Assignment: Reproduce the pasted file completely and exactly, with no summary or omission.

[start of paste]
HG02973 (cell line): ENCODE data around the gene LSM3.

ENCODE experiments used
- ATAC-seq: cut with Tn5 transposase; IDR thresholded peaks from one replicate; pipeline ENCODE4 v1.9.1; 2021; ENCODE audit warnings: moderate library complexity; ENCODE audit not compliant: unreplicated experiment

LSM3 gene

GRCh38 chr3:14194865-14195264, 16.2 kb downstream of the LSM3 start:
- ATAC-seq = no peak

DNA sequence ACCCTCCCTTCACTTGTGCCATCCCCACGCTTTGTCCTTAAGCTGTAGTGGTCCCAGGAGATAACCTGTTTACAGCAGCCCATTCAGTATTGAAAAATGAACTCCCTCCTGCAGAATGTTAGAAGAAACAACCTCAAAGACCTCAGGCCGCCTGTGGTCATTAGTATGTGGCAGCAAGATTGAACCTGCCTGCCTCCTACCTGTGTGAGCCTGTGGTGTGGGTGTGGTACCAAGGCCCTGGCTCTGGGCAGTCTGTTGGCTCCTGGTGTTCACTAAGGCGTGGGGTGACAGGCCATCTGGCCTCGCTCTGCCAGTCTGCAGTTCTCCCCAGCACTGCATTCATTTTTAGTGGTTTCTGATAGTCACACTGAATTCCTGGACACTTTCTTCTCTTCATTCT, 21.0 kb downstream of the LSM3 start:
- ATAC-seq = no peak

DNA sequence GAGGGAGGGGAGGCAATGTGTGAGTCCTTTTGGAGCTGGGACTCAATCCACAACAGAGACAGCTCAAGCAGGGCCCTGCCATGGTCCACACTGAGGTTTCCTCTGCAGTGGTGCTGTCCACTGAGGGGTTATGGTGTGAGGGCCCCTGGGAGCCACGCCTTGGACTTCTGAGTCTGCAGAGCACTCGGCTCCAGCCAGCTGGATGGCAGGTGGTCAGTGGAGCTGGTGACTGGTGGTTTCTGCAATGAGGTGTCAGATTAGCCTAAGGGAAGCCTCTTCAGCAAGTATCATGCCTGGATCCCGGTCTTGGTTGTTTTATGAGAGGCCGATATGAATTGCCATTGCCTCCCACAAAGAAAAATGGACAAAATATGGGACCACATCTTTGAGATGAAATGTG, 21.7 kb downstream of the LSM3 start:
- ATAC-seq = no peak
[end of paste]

HG02973 (cell line): ENCODE data around the gene LSM3.

ENCODE experiments used
- ATAC-seq: cut with Tn5 transposase; IDR thresholded peaks from one replicate; pipeline ENCODE4 v1.9.1; 2021; ENCODE audit warnings: moderate library complexity; ENCODE audit not compliant: unreplicated experiment

LSM3 gene

GRCh38 chr3:14194865-14195264, 16.2 kb downstream of the LSM3 start:
- ATAC-seq = no peak

DNA sequence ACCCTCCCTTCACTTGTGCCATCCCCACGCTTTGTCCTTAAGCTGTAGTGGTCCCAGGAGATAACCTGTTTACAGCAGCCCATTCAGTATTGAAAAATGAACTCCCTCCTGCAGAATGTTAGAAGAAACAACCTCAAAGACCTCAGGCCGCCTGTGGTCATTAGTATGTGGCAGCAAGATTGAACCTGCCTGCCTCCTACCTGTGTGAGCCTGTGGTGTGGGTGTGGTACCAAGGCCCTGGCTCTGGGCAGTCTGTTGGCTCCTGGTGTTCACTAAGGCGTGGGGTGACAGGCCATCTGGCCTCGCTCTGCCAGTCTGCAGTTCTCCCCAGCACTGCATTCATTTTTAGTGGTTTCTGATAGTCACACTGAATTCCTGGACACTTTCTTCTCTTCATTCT, 21.0 kb downstream of the LSM3 start:
- ATAC-seq = no peak

DNA sequence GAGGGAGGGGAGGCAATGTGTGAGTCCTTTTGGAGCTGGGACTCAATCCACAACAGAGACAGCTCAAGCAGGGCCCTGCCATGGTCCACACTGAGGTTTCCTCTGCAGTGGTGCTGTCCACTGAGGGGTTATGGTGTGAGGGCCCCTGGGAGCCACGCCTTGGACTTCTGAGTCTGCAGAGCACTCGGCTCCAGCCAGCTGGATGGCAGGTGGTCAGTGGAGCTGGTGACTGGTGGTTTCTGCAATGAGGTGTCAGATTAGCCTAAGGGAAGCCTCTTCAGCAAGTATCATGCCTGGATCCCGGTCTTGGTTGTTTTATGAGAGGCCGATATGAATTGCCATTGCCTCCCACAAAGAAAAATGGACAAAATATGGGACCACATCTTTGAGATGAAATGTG, 21.7 kb downstream of the LSM3 start:
- ATAC-seq = no peak